Szabolcs: The legislative scene of Saint Ladislaus: Located on the left shore of the river Tisza, Szabolcs is one of the least populated villages in the western part of the county. Today it is famous for its hillfort dating back to the period of the Árpád dynasty, for its old church and also for the Mundrány curia, which now functions as a museum. The origin of the settlement’s name is derived from a simple Hungarian surname. The area was originally royal property, but had been granted after the Mongol Invasion (1241).
Nowadays standing under the castle of Szabolcs, the Reformed church has been built from a flat, so-called bodrog-szentesi stone; the name designates the area it originates from. This is the only edifice constructed from this type of stone in the whole county. They built the poles of the nave from carved stones. The protruding plinth is visible on each side of the nave. The south side of the nave is illuminated by the four newly-constructed windows. The only, south-eastern window of the semicircular shrine has the same form and style as these openings. The semicircular gate, which has also been expanded, is located under the second window from the west. Its original, walled up sill stone was discovered during a research between 1970 and 1972. On the northern frontispiece there are two spectacular, Romanesque windows with fan-like stone decorations on their heads. Close to the eastern and western poles, these illuminated the once-present northern aisle.
Their location under the cornice indicates a tall, basilica form, typical to the era’s architecture. Although the western façade in today’s form is without opening, we can see that the attic of the nave was approachable through a square opening. Throughout the explorations it turned out that there was a vestry perpendicular to the northern side of the nave, supported by two piers. The vestry possibly dates from a different time, due to the fact that its walls were never really connected to the nave.
The Saint Synod held in 1092 under I. (Saint) Ladislaus in civitate Zabolch (in the city of Szabolcs) is evidence for the fact that the church was already standing as far back as the end of the 11th century. The king was accompanied to the synod by his prelates and nobles.
This ancient village on the shore of the Tisza river is rich both in cultural and natural treasures. The Tisza, which is the second largest river in Hungary, provides a home for many bird species, and it is an important migratory waypoint as well. The steep walls on the river’s shore, formed mainly during the springtime floods, provide nesting places for hundreds of birds.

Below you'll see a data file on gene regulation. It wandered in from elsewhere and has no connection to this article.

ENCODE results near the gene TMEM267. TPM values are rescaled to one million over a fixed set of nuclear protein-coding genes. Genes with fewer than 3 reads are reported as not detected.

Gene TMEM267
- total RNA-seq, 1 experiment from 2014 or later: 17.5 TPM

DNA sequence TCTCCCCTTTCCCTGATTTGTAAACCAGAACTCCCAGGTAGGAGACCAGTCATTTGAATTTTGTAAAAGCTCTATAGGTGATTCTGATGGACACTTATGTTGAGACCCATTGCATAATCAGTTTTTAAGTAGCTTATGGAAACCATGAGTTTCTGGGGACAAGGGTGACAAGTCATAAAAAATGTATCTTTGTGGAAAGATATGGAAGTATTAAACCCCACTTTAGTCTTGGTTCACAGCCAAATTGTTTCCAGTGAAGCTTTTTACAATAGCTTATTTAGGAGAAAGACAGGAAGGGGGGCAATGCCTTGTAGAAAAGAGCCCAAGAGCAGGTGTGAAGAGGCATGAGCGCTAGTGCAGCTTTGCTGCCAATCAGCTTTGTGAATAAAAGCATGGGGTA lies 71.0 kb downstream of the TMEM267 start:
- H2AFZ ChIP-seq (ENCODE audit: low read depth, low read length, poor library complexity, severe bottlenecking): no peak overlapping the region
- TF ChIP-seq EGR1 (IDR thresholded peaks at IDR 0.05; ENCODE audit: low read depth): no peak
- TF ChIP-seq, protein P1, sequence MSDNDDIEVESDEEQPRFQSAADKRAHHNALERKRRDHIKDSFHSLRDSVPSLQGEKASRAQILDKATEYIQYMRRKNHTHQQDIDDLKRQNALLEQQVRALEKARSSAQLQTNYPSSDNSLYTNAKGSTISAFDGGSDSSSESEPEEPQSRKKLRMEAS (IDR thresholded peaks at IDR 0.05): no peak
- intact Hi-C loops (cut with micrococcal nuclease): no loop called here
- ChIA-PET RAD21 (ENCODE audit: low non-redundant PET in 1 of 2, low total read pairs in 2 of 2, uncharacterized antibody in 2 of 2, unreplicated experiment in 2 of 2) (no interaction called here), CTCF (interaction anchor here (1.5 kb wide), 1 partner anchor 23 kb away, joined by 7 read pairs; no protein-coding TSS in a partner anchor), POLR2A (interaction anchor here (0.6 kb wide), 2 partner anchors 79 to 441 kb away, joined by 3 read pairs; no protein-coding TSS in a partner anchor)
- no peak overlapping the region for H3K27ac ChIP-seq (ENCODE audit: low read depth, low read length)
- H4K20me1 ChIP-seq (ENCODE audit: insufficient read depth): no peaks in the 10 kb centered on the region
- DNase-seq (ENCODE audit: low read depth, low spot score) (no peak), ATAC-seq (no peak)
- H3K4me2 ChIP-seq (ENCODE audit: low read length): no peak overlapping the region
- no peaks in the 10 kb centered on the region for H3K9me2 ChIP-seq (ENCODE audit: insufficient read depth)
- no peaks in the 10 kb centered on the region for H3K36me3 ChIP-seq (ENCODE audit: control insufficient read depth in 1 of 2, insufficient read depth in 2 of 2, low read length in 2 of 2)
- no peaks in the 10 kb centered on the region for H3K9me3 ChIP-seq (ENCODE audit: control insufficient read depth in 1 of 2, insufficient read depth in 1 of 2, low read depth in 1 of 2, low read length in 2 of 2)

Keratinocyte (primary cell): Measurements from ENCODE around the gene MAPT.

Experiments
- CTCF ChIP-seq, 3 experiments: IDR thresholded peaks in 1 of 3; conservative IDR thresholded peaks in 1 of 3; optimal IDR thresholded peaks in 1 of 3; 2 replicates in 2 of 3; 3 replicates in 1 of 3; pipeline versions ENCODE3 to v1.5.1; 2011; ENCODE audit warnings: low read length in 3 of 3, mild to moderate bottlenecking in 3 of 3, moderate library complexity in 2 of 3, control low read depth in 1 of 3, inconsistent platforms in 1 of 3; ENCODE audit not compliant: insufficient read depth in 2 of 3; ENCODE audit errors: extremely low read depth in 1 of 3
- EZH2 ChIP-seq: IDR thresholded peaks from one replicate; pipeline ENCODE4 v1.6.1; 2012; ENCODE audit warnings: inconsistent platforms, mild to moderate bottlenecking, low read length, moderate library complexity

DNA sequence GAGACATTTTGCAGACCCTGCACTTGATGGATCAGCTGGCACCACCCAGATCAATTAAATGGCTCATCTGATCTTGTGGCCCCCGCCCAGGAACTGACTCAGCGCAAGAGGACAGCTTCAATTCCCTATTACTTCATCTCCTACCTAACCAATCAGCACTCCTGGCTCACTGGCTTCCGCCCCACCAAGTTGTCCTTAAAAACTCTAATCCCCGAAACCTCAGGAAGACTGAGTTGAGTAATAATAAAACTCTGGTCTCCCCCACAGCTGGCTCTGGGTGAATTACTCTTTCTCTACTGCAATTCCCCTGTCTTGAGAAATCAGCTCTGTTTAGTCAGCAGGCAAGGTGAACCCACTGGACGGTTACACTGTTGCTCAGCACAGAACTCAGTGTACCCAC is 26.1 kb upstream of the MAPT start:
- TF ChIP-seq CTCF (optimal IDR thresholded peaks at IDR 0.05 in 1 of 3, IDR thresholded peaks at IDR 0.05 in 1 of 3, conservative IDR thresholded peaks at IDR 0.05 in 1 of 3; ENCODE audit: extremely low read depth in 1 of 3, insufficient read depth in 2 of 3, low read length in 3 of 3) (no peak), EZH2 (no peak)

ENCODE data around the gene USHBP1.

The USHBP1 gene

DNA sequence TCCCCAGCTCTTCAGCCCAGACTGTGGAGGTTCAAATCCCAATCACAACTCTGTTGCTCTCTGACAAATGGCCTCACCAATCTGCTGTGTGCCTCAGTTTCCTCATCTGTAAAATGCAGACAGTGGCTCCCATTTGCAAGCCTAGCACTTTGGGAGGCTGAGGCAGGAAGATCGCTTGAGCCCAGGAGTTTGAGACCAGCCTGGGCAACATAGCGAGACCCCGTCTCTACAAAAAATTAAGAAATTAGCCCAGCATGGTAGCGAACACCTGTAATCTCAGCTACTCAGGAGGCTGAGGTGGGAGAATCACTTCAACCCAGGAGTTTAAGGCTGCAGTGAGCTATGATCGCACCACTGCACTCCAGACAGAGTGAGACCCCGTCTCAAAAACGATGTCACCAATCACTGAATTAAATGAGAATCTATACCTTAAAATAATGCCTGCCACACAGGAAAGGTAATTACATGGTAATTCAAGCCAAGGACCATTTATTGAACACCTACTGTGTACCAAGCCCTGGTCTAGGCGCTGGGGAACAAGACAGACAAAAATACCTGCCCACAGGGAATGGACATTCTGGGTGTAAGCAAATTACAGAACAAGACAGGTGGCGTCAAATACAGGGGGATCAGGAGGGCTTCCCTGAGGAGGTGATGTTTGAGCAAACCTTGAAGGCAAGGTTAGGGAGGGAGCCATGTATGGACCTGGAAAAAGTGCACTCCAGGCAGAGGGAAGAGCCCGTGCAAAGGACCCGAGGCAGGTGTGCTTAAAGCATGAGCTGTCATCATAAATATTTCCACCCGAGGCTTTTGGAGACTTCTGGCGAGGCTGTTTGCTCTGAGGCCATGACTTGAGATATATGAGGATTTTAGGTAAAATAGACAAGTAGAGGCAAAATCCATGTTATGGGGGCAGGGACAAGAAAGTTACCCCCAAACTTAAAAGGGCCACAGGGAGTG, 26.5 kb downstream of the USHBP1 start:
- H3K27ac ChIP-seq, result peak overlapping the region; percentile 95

On the bottom of these walls, in the muddy, clayey sediment, live the larvae of the Tisza mayfly (Palingenia longicauda), which emerge to the surface only after a long developmental period, in June. The subsequent mating flight of these mayflies is a rare natural phenomenon, a spectacular event.
The sand martin or bank swallow (Riparia riparia), the smallest of the swallows nesting in Hungary, returns from Africa in early April. It mainly eats small insects, like blackflies, winged ants, and midges. The European bee-eater (Merops apiaster) also nests in these steep walls. This fast flying bird preys on wasps, Spanish flies, and butterflies. Its nest, built two meters deep into the vertical walls, houses six or seven chicks at a time. The sparrow-sized common kingfisher’s (Alcedo atthis) head and neck are covered in greenish blue feathers, while its back and tail are coloured even brighter blue. It hunts from branches leaning above the water, waiting for the perfect moment to bear down on the small fish in the river.
The backwater of Szabolcs gets very crowded during the migratory period. At such times, dozens of wading- and shorebirds feed here. Members of the great crested grebe (Podiceps cristatus) and the little grebe (Tachybaptus ruficollis) species can often be seen here. The black-necked grebe (Podiceps nigricollis) and the red-necked grebe (Podiceps grisegena) are a much rarer sight. The yellowish brown, chunky Eurasian bittern (Botaurus stellaris) of the heron family returns from its winter lodging in March to start building its oval nest from reed and bulrush leaves, close to the water’s surface, in the thick of the vegetation. It catches its food, which includes fish, frogs and aquatic insects, while hiding in the reeds. The black stork (Ciconia nigra) will occasionally also nest in the softwood groves near the river. Sometimes white-tailed eagles (Haliaeetus albicilla) and black kites (Milvus migrans) can also be observed flying above the river.